Reflections: A portrait of the parchment

reflections

As a child, the idea of pen friendships had fascinated me, along with the vested interest that the postage from foreign shores would add richly to my stamp collection.

I always had this hazy vision of letters being the final solution to the most complicated of situations. Like they could run through a dirty double helix as detergent granules and emerge making it sparkling clean. A roll of old parchment with curling y’s and swishing s’s. A tremulous hand dipping the quill in the deepest bottles of tenderness and trying to pack all of it in slender letters of the alphabet. Ugly, staccato verbal fights silenced into awe in the paper’s dignified presence and turning into patient entreaties, “journeying into the heart of language,” as Arundhati Roy says.

One’s whole life lain naked asking to be understood, forgiven, loved, being given a chance. Begging that its vulnerability be remembered long enough to understand the writer’s inconsistencies and then forgotten, before it becomes a source of embarrassment. The time, the effort, the struggle to understand the seemingly unfathomable in one’s own self and the guts to push it down someone else’s throat, all combined to make the writer hopeful of redemption.

As a child, the idea of pen friendships had fascinated me, along with the vested interest that the postage from foreign shores would add richly to my stamp collection. But I had no source that would help connect me to these faraway friends. When I travelled abroad as a schoolgirl for the first time to visit my father, I made sure to write to my grandfather documenting everything about my surroundings, starting from the radio installed in the bed to the kind of chocolates I and my sister were having. I tried to include all the details that would help people back home visualise the parallel reality I would have loved them to share with me.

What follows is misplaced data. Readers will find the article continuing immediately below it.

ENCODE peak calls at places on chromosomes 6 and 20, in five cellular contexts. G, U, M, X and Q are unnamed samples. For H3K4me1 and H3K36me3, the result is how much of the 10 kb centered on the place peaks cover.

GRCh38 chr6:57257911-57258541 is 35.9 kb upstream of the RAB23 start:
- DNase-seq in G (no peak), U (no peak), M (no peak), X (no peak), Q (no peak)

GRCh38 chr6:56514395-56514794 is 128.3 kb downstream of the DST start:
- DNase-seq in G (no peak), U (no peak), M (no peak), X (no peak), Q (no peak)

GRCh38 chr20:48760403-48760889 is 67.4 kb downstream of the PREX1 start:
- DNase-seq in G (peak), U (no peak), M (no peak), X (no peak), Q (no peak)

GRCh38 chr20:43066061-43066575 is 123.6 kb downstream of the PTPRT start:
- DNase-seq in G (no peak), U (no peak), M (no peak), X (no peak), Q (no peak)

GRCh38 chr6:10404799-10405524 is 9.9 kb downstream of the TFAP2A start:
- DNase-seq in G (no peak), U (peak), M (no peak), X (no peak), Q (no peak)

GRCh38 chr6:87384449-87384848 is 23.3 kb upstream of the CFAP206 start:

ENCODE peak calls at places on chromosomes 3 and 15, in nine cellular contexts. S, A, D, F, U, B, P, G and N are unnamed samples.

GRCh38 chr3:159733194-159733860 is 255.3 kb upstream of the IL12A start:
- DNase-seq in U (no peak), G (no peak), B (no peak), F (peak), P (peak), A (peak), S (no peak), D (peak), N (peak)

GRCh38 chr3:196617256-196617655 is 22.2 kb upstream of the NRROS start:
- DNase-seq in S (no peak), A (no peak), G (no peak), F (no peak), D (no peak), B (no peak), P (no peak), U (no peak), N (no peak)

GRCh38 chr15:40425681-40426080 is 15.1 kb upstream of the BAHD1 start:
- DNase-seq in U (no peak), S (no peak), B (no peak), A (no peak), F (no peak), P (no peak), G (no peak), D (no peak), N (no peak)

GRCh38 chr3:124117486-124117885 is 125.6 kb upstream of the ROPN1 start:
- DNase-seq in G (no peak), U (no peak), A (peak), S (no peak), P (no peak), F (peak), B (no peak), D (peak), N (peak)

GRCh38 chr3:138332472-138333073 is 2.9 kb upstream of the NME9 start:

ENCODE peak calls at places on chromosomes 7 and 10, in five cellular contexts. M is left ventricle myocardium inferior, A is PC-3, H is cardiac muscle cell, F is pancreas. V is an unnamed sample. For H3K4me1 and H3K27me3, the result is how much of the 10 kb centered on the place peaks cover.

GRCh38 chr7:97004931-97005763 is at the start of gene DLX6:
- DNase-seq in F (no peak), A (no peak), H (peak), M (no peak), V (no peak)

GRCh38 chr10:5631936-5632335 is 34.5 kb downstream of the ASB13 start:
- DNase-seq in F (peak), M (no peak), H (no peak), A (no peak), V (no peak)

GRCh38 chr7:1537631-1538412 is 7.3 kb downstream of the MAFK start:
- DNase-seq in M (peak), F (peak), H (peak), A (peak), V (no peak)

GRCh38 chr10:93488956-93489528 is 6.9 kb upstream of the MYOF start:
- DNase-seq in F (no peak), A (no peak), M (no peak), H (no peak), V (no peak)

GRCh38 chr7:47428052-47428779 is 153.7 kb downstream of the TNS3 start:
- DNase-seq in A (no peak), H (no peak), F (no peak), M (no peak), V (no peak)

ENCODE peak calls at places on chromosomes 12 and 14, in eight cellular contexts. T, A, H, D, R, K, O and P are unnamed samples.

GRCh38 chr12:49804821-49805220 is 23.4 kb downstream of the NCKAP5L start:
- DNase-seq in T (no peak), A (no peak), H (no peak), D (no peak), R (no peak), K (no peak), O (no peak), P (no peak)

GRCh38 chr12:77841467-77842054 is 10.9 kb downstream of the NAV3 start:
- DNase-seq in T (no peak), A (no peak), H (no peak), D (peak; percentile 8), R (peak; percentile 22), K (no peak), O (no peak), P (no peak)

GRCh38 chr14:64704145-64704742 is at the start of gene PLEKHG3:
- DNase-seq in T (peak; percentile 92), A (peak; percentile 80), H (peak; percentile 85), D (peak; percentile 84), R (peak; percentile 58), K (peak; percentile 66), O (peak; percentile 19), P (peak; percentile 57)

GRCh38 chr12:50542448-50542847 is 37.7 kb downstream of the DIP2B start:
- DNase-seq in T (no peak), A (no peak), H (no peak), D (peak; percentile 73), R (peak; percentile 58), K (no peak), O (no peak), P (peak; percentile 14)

For years, I wrote to my best friend from primary school after I had moved to another town and a bigger institution. It miffed the friends at my new school to see that I was still holding on to her as if the newer folks were not cool enough. But I was also hanging on to the tradition of letter writing. I waited to receive the folded pages with her familiar handwriting so I could be reassured that someone was regularly backing up my past for me to visit whenever I floundered in an uncertain future.

With my reticence in speaking, I resorted to letters whenever I had to sort out any misunderstanding with a friend. I made myself believe that my love interests would be flattered if, through the letters I sent, they could hold on to a physical manifestation of my affection. When I decided to be a writer, the occupation of letter writing took on a more serious and official avatar. A4 sheets with ample margin on the left addressing the editors of local newspapers would regularly go out. I might have been sending my works to the “teens and kids” section, but I wasn’t ready to be dismissed for the lack of gravitas or “professionalism”.

But, after all these years, in the present age, writing letters makes me nervous. I fear that it could make the other person believe you have all the time in the world to twirl on your heels over and over and then complain your head is spinning. That you take double helixes to be things that are worn around your body and then squeal for help. That you should be doled out the sympathy each “freak” deserves but no more. That you are a threat to the environment (and they won’t be wrong) because you choose paper over phones and the Internet. That you are a relic from the bygone era creating something archaic that cannot be safeguarded in a password-protected folder online. So I have decided to hold my breath till a tree plonks itself down and impedes my way until I promise to use it for writing that letter. Till then, I’ll roll up and wait.

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